On the one side was the old Ottoman government, representing the massive Islamic majority of the region (successively replaced by the British Administration, and then by the state of Israel) which had little intrinsic care for resident Christian Arabs (to put it euphemistically), and on the other side was the higher Orthodox clergy who occupied all the offices of the Patriarchate, and were almost entirely Pharnariot Greeks. The church of the Anastasis (Resurrection), with the Patriarch at its center, continues to be governed by the Brotherhood of the Holy Cross, which still makes up a powerful and focused Greek clerical community. The monks are known as Hagiotaphites (brothers of the Holy Tomb), and the Patriarch is ex officio the head of its affairs. His title is His Beatitude the Patriarch of the Holy City of Jerusalem and of All the Promised Land. All bishops of the local synod (two eparchies at Akka (Ptolemais), and Nazareth, and several other titular archbishops such as Mount Tabor, Jordan, and Kerak) whose complement does not exceed eighteen, must be members of the Brotherhood. The senior hierarchs are all predominantly occupied with the administration of one of the chief shrines of the Holy Land.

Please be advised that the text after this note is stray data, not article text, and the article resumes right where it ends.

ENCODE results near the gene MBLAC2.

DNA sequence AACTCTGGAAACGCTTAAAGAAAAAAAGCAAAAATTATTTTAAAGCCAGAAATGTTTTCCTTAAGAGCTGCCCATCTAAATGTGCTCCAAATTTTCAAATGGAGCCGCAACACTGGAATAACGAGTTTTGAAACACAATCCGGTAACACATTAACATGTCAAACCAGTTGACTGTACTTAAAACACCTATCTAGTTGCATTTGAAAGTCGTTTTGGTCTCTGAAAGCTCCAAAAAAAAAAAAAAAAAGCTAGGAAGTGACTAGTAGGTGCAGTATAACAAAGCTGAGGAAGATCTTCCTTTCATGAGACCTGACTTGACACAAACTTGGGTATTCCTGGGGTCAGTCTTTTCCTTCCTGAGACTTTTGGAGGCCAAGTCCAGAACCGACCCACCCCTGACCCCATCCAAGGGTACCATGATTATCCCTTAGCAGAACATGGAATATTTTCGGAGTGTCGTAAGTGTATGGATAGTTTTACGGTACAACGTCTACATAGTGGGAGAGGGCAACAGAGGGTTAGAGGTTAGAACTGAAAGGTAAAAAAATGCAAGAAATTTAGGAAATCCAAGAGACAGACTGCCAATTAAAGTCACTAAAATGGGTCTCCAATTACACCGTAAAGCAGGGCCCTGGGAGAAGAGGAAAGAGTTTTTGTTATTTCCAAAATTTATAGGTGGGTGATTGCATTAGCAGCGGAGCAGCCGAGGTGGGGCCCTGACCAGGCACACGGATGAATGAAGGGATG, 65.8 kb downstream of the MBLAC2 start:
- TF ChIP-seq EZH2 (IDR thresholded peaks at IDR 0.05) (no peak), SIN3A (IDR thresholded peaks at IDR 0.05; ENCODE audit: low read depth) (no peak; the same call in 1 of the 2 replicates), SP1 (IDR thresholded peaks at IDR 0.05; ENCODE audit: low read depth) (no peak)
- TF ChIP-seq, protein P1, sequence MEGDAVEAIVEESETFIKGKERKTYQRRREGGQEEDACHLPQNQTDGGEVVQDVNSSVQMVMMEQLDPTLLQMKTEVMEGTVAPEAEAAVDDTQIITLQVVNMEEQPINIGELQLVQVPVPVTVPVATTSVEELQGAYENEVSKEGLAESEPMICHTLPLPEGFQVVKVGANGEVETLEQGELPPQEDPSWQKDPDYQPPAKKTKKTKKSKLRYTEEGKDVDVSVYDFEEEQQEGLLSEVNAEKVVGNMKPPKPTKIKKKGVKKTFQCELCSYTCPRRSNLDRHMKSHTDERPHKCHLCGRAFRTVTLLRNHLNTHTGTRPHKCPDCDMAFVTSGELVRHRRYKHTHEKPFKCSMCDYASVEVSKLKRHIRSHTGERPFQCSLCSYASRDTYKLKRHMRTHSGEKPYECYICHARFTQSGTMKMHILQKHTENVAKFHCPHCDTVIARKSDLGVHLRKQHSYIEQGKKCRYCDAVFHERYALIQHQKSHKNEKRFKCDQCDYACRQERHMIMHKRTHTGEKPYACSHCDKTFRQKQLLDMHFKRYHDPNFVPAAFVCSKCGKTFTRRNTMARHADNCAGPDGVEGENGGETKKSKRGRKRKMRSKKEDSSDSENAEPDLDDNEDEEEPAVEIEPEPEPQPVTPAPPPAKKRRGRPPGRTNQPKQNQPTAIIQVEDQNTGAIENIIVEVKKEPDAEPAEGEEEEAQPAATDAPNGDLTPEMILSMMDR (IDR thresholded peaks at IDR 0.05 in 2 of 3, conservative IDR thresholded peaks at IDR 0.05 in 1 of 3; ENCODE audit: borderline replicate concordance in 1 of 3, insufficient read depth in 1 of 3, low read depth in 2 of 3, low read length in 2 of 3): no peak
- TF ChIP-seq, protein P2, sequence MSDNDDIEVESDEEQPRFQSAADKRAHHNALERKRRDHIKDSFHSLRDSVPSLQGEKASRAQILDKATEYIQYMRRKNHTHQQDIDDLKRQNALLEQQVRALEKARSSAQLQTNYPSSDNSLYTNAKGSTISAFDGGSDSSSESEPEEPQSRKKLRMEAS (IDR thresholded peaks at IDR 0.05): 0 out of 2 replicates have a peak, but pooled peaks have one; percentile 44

The local faithful are almost entirely Arabs (there resident Greek Christians number in the low hundreds) with predominantly Arabic parish priests. The latter are mostly married, and the celibates among them are rarely admitted to the higher offices of the Church so that the synod of the Jerusalem Patriarchate will never lose its Greek operative majority.  Since 1958 there has been a new constitution partly influenced by the Hashemite kingdom of Jordan, that gave the Christian Arabs more voice. Since then (from 1960) there has been a reluctant admission that there should always be a small number of Arab bishops in the local synod. Meanwhile, in the midst of all this, the local Christian population shrinks day by day, as a result of some assimilation, but largely the desire of local Arab Christians to emigrate to an easier life elsewhere. There are currently about 156,000 Orthodox faithful belonging to the jurisdiction of the Jerusalem Patriarchate, living in the Palestinian territories, Israel, and Jordan. Throughout the 20th century there have been regular occasions of disruption and unrest in the Patriarchate's affairs.

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CHRIST IS RISEN! TRULY HE IS RISEN!
ΧΡΙΣΤΟΣ ΑΝΕΣΤΗ! ΑΛΗΘΩΣ ΑΝΕΣΤΗ!

With sincere agape in Our Risen Lord and Savior Jesus Christ,
The sinner and unworthy servant of God

+Father George